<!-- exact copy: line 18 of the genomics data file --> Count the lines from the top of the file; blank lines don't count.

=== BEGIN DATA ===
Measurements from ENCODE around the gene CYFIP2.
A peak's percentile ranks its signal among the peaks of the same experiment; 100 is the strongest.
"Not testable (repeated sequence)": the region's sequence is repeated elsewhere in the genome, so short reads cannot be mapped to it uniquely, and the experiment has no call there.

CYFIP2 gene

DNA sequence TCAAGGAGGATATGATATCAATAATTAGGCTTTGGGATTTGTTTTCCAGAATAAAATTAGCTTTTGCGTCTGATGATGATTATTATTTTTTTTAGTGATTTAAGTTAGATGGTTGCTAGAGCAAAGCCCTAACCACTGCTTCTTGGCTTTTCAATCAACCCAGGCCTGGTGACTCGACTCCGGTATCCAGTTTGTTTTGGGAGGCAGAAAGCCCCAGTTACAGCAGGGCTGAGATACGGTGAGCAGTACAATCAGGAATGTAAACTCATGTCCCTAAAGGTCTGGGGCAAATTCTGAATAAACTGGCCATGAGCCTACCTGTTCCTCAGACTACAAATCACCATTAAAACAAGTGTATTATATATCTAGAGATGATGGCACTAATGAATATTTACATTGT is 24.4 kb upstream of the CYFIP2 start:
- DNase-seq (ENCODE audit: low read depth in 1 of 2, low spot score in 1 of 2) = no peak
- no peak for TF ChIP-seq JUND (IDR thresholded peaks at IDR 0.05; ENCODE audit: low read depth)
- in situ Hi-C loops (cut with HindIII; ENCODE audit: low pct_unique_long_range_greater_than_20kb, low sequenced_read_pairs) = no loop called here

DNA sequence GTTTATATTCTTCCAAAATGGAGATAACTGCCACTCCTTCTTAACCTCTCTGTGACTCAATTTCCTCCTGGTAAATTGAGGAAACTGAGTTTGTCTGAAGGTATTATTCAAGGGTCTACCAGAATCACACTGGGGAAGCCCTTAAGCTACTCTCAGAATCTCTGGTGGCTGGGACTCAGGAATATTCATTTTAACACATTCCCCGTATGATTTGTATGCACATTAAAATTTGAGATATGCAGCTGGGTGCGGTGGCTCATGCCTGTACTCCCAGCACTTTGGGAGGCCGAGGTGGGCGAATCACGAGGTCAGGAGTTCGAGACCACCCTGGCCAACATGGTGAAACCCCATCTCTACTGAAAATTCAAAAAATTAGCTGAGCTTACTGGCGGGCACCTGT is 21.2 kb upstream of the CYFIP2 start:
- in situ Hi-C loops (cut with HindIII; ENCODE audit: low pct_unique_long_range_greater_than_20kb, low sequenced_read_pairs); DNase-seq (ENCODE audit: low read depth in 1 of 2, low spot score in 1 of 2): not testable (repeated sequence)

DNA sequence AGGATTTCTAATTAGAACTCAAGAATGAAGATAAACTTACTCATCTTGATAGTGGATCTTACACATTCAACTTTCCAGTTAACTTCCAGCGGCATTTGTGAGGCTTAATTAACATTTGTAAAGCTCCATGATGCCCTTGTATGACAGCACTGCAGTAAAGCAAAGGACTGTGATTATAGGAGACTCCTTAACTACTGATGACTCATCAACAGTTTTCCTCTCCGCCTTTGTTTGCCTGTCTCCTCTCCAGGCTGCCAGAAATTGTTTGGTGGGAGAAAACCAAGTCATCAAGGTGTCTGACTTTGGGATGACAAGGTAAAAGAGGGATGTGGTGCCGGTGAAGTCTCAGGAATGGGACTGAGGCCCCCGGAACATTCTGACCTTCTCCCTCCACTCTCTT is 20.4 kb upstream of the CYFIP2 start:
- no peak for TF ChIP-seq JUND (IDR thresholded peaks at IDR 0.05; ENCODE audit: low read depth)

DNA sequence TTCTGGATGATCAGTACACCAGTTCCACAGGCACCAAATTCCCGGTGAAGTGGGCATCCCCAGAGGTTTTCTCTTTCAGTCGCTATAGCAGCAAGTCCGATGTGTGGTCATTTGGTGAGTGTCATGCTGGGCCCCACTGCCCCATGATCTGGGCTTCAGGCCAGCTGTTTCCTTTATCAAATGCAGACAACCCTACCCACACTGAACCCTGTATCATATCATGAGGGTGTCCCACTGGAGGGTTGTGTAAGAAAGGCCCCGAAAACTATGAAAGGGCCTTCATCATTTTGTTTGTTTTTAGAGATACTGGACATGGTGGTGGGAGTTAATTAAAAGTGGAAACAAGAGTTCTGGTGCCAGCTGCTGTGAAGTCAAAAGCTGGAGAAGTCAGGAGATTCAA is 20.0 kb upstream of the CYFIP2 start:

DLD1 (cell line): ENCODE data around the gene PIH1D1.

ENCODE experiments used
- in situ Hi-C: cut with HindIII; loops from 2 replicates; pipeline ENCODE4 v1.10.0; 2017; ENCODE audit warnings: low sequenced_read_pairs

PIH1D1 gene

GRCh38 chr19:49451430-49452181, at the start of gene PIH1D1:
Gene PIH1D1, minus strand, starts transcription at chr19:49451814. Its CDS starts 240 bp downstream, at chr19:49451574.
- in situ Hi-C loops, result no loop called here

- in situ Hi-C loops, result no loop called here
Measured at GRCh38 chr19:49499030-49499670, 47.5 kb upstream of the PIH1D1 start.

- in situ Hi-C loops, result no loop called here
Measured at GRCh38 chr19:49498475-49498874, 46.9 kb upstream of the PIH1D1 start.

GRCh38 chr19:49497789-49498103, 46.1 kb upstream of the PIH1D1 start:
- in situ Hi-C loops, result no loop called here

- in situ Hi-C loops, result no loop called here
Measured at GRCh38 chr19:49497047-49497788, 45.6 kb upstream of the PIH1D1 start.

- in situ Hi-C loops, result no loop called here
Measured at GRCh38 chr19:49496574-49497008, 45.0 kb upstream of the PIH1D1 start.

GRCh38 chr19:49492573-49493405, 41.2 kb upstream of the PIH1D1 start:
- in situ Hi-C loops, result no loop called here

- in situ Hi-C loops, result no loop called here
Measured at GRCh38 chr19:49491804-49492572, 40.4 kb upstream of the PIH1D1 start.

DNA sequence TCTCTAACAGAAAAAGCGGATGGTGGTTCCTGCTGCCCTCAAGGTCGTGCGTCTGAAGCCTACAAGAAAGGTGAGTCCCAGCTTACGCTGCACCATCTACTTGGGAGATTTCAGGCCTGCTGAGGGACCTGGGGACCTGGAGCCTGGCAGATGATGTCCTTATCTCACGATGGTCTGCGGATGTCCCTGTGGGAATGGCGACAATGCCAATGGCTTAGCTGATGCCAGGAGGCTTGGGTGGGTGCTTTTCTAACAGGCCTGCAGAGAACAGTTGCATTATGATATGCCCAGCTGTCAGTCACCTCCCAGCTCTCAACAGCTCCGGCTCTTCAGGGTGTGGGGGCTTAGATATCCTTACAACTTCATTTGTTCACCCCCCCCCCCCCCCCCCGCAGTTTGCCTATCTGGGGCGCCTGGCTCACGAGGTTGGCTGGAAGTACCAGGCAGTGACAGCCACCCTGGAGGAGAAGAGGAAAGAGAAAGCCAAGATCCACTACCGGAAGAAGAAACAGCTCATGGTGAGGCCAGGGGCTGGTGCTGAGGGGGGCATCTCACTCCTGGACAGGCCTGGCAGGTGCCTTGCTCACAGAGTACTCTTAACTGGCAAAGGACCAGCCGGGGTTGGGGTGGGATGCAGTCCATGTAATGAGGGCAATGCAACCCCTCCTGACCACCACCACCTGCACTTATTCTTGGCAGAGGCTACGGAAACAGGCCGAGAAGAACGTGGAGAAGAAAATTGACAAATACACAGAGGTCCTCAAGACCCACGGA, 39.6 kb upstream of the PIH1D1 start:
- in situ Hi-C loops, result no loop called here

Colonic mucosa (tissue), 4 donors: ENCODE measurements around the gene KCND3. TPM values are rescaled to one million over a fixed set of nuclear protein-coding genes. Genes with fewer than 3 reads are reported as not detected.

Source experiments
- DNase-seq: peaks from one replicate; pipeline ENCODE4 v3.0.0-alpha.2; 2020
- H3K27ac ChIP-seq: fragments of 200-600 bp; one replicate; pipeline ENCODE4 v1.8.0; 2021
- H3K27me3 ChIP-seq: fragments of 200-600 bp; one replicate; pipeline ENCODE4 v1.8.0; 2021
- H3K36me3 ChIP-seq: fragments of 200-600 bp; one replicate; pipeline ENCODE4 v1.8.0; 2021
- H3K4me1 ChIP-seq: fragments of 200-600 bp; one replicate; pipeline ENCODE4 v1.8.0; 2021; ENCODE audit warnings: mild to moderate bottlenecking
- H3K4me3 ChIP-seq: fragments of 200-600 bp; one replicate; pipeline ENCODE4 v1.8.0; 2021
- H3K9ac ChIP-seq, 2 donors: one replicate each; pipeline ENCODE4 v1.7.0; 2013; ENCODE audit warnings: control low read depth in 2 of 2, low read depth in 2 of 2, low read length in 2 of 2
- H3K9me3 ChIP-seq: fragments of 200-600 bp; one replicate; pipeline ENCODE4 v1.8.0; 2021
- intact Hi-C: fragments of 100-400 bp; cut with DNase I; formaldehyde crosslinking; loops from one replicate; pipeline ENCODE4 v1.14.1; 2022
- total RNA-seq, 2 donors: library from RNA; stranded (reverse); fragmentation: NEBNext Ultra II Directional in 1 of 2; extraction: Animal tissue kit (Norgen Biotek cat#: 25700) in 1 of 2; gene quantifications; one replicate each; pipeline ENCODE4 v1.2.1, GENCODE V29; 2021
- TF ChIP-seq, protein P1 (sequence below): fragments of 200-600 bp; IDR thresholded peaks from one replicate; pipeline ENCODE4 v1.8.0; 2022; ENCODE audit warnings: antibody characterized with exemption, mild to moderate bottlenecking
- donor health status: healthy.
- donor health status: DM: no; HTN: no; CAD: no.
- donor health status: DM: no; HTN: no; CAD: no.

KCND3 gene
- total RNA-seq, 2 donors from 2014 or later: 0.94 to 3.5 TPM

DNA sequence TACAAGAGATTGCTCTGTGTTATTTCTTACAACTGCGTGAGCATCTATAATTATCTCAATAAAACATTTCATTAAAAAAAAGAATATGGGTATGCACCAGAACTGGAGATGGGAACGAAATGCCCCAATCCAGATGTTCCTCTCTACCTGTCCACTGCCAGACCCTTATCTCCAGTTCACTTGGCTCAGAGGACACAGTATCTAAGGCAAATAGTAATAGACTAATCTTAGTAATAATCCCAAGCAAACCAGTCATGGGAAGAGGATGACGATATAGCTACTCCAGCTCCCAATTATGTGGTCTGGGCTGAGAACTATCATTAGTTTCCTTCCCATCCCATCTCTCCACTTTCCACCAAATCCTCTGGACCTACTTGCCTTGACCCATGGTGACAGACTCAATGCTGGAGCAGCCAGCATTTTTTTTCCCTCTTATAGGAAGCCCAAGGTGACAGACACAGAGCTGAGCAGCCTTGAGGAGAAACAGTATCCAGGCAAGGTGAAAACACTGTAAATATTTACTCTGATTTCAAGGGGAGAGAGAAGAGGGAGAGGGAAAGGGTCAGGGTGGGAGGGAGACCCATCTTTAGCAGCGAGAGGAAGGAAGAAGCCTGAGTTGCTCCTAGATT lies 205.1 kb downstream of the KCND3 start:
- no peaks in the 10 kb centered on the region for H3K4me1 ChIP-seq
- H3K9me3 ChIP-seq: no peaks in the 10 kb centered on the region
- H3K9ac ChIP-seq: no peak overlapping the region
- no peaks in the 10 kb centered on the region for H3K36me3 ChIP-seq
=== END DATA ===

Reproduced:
GRCh38 chr19:49451430-49452181, at the start of gene PIH1D1: